Monday, September 14, 2009

Low-Nicotine Cigarettes: Deadlier Than Regular Brands?

More tars, more cancer.

Now that the U.S. Congress has passed legislation enabling the Food and Drug Administration (FDA) to monitor the tobacco industry for the first time in history (see my earlier post), one of the primary issues the agency must deal with are health claims on behalf of allegedly less-toxic brands of “low-nicotine” cigarettes.

It has long been understood, and demonstrated clinically, that people addicted to nicotine will smoke “light” cigarettes harder, and in greater numbers, in order to compensate and obtain the same amount of nicotine they are used to--thereby staving off withdrawal. [See graphic at right for the secret of why light cigarette smokers must puff harder.]

As prominent tobacco researcher N.L. Benowitz wrote in a National Cancer Institute (NCI) monograph:

“In brief review—when faced with lower yield cigarettes, smokers can smoke more cigarettes per day, can take more and deeper puffs, can puff with a faster draw rate, and/or can block ventilation holes. Using these last four techniques, a smoker can increase his or her smoke intake from a particular cigarette several fold above the machine-predicted yields.”

In the description of a patent for a low-tar and low-nicotine technique in 1995, Duke University Researchers wrote:

“Unfortunately, it has been discovered that only a small proportion of the total smoking population (e.g., less than 25%) has substituted low tar cigarettes (e.g., cigarettes that deliver less than 10 milligrams of tar) for conventional and more hazardous cigarettes. Also of note, only about 2.0-3.0% of total cigarette sales are accounted for by very low tar cigarettes (e.g., cigarettes that deliver less than 3 milligrams of tar). Moreover, even among the cigarette smokers who have substituted low tar cigarettes for conventional cigarettes, it has been discovered that these individuals will tend to smoke low tar cigarettes more intensively in order to extract more tar and nicotine than the nominal values listed on the pack. This, of course, defeats part of the objective of the low tar cigarettes.”|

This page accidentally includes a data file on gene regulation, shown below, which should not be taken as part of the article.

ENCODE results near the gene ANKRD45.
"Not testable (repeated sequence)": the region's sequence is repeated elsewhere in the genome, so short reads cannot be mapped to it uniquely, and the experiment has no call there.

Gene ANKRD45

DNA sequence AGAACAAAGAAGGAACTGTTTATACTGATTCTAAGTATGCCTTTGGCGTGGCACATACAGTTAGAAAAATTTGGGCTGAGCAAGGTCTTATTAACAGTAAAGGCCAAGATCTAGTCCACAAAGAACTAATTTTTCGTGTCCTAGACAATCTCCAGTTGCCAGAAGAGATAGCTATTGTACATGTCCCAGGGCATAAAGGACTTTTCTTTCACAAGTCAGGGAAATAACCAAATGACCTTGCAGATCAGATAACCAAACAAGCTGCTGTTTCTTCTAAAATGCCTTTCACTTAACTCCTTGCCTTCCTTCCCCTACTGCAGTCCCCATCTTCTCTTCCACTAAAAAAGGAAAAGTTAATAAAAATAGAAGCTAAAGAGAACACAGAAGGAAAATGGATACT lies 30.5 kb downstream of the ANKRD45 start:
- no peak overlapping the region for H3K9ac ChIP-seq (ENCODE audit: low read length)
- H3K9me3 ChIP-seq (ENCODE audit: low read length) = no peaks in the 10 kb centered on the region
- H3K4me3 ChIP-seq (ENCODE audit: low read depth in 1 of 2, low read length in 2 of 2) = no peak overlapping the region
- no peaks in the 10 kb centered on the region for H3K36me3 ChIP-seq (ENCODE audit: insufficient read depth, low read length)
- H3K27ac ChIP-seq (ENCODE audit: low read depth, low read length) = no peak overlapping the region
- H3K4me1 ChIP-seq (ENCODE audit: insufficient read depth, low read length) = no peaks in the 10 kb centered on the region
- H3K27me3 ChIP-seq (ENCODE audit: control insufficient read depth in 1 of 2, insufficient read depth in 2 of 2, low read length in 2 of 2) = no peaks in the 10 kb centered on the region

Moreover, there has never been any significant body of evidence to suggest that switching to lights or ultra-lights in a way actually contributes to the success of smoking cessation efforts. According to the National Cancer Institute, there are no health benefits for smokers of light cigarettes, period.

In a letter published in the August 21 issue of Science, Marshall E. Deutsch argues that cigarettes with reduced nicotine may in fact “increase tobacco related death and disease” and are therefore potentially more dangerous than regular smokes.

Deutsch’s argument is that by smoking more cigarettes with lower concentration of nicotine, smokers “will be subjected to more of the ‘tars’ (the cancer-causing ingredients of the smoke) in their attempts to get their usual dosage of nicotine, (the ingredient responsible for heart disease and stroke). In the end, smokers of low-nicotine cigarettes will remain at the same risk for heart disease and stroke but increase their chances of developing cancer.”

It’s never too late to quit, and the earlier the better: The National Cancer Institute tells us that smokers who quite before age 50 cut their risk of dying by 50 % over the next 15 years, compared to those who keep smoking.

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